The rapid advancement and adoption of technology in the skilled trades have raised some concerns about job security.
Many people wonder if automation and artificial intelligence will end up replacing roles once held by humans, limiting the number of opportunities available and putting current employees at risk.
Exploring the interaction between humans and technology is key to understanding the future of skilled trades.
The skilled trades already benefit from automation.
There’s no point in fearing the day automation makes its way into the skilled trades because it’s already here.
There are plenty of ways automation makes it easier for skilled tradespeople in all sectors to get their work done more efficiently, accurately, and cost-effectively. Here are some examples:
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Task Management Software
Some skilled trades require repeated daily tasks that eat up a lot of valuable time. Tasks management software was designed to automate these recurring responsibilities such as responding to repeated customer concerns, answering emails, and scheduling appointments.
It might not seem like particularly advanced automation compared to more recent advancements, but it’s still helpful for trade workers on a daily basis.
Virtual Reality Training
Automation has even made its way into the training skilled tradespeople undergo to develop specialized skills and knowledge.
For example, virtual reality welding training allows students to enter hyper-realistic simulations where instruction is automated. This makes it possible for welding school participants to train from the comfort of their own homes to supplement their in-school learning.
Trade professionals who work for service-oriented businesses might have responsibilities related to inventory management. Instead of having to keep track of numerous items manually, inventory management software automates the process.
The software monitors incoming and outgoing items and instantly records the count. It can even notify tradespeople when inventory is low.
Are skilled trades safe from automation?
Despite fearful predictions of a future where robots replace human workers, skilled trades professionals don’t have to worry about the rise of automation.
A study on automation and employment by the McKinsey Global Institute found that less than 5% of all occupations could be fully automated with modern technology. It was also estimated that most professions could only be automated to a small degree, leaving plenty of demand for human workers.
Although most roles are safe from automation, the skilled trades enjoy some additional insulation from the rapid development of technology. Automation requires stable conditions to work optimally.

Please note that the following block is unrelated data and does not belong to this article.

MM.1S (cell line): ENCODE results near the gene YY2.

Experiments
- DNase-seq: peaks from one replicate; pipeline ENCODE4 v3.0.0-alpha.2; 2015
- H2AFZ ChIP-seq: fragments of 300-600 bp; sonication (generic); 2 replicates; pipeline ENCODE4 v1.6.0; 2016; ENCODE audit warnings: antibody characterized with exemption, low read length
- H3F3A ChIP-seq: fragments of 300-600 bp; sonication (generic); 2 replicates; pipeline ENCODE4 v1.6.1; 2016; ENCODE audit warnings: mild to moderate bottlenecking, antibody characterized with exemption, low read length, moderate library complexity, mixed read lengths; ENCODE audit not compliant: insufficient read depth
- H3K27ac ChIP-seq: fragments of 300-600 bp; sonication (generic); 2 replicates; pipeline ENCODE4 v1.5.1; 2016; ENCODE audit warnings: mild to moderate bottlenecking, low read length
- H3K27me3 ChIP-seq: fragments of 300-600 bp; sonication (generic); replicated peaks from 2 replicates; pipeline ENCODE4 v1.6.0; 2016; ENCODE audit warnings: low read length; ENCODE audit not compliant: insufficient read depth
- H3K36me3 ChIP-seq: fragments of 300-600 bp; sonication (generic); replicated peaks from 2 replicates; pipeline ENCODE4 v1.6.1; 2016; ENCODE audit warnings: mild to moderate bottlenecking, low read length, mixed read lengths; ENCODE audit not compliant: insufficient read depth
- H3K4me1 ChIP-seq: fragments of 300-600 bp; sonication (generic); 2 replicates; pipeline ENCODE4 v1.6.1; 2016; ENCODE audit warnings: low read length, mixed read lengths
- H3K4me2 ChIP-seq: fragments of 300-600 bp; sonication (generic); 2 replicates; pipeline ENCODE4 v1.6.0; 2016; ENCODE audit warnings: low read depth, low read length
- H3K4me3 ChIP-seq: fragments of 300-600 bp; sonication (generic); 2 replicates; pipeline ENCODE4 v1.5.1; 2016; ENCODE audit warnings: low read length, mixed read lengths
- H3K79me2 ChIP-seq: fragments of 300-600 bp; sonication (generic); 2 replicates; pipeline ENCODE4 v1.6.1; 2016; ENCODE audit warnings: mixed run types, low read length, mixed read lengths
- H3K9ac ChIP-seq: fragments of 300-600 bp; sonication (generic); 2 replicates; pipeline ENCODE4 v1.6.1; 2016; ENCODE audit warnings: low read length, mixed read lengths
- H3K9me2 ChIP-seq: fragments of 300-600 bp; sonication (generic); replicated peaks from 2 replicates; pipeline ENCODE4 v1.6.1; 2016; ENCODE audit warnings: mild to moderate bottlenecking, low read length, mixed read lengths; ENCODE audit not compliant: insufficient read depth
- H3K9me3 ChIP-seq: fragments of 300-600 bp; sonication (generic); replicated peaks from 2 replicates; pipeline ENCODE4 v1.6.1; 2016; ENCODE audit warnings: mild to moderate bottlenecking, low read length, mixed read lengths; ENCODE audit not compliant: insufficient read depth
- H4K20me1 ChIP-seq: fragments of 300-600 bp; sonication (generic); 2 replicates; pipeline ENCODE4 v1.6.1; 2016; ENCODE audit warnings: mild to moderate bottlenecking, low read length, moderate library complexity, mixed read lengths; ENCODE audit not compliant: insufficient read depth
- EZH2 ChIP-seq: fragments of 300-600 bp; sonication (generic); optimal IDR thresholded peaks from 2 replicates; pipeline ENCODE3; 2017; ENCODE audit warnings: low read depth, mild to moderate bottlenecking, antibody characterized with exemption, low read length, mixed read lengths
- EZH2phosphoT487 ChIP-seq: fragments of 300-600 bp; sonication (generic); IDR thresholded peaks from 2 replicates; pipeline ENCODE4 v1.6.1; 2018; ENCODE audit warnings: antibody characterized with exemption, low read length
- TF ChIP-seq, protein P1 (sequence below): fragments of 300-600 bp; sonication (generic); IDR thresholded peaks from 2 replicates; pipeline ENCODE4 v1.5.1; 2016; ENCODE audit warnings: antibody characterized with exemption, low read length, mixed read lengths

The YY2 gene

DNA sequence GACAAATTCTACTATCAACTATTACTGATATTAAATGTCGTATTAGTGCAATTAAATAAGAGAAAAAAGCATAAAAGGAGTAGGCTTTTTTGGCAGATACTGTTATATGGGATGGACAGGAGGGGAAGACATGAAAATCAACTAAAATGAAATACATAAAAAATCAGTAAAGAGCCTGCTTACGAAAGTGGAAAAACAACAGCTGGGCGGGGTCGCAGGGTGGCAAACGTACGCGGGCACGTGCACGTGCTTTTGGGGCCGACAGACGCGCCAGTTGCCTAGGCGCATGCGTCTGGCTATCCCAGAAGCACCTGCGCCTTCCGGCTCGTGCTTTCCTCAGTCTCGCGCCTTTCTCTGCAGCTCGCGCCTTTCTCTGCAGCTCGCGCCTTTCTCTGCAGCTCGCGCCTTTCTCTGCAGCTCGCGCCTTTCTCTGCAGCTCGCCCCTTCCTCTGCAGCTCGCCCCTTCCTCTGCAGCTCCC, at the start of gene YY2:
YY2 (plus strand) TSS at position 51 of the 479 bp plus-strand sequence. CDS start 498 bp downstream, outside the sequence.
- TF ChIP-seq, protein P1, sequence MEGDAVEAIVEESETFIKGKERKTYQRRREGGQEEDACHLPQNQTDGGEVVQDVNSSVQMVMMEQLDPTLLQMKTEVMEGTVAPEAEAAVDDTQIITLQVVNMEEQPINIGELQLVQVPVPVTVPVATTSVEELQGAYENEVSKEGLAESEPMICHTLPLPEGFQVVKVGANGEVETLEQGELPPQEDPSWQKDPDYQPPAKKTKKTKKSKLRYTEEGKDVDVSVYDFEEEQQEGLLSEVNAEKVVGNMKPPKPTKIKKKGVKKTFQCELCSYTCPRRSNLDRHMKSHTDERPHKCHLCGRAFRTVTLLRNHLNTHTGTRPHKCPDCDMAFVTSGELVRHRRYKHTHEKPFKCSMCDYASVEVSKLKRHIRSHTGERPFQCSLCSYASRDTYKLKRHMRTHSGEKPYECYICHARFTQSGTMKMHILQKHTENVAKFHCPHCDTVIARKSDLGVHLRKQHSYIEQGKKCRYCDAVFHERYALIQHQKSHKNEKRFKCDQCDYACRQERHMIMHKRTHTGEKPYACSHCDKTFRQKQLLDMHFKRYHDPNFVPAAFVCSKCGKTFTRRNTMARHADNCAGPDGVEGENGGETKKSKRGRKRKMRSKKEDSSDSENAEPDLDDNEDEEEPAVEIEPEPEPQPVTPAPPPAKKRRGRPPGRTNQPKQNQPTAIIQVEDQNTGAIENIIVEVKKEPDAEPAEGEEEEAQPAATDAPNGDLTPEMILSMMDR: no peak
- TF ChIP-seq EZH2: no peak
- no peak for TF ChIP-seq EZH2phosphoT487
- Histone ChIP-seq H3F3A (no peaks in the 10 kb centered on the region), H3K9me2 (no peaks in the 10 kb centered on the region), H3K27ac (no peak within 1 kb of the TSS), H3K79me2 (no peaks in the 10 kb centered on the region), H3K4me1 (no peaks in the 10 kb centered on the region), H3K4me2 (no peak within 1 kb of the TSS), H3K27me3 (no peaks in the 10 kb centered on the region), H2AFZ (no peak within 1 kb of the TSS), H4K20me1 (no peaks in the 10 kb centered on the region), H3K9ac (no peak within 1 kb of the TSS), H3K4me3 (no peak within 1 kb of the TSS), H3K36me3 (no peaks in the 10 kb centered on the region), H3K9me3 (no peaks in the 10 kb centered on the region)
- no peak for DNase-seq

In other words, the more variables involved in a particular task, the harder it is for automated technology to handle. Since most skilled trades involve significant dexterity, advanced mobility, and unstable environments, robots aren’t anywhere close to replacing talented tradespeople.
Even the most advanced robots fail to match the fine motor skills humans can achieve.
Tradespeople are required to execute a variety of physical motions and continuously adapt to new variables which immediately disqualifies robots that simply repeat pre-determined motions.
Artificial intelligence (AI), which is the driving force behind most automation, struggles to deal with open-ended problems with multiple variables which is the case in any skilled trade environment.
Automation creates new skilled trade jobs.
Many people mistakenly view the availability of jobs as a zero-sum game. If 100 jobs get replaced by technology, that doesn’t necessarily mean that there are 100 fewer jobs available. The changes brought about by automation often create new jobs that never existed previously, requiring people with new skills and expertise.
In the case of skilled trades, there will be a growing demand for talented workers to install, maintain, and operate the automated devices that make their way into the trades. A Deloitte study found that automated technologies replaced 800,000 jobs but created 3.5 million roles within the same span of time. On top of that, the new professions paid an average of $13,000 more than their older counterparts.
We’ve already seen this phenomenon occur in the welding field. The advent of robotic welding saw the automation of simpler welding tasks.
How to protect yourself from automation.
Automation isn’t the boogeyman some people make it out to be in terms of threatening skilled trade jobs. However, it does change the landscape of the trade industries.
The key to preserving your hire ability is ensuring your skills and knowledge remain up to date with the latest technology and industry demands.
Skilled tradespeople who don’t know how to operate modern machinery or software will inevitably get replaced, not by the technology itself, but by professionals with more relevant skills.
That’s why it’s critical for aspiring trades professionals to participate in reputable trade programs that teach the most in-demand skills. Graduates can confidently enter the workforce with highly sought-after and applicable expertise that reflects the current level of automation.
What trades will be replaced by robots?
No skilled trade jobs are getting completely replaced by automation.
Although technology is handling some basic tasks in all trade professions, the more refined and dynamic duties still require human workers. The skilled trade industries are simply too complicated for current automation technology to handle the work.
If you’re interested in learning more about the future of the skilled trades, read about 3 trade careers of tomorrow that you can start training for today.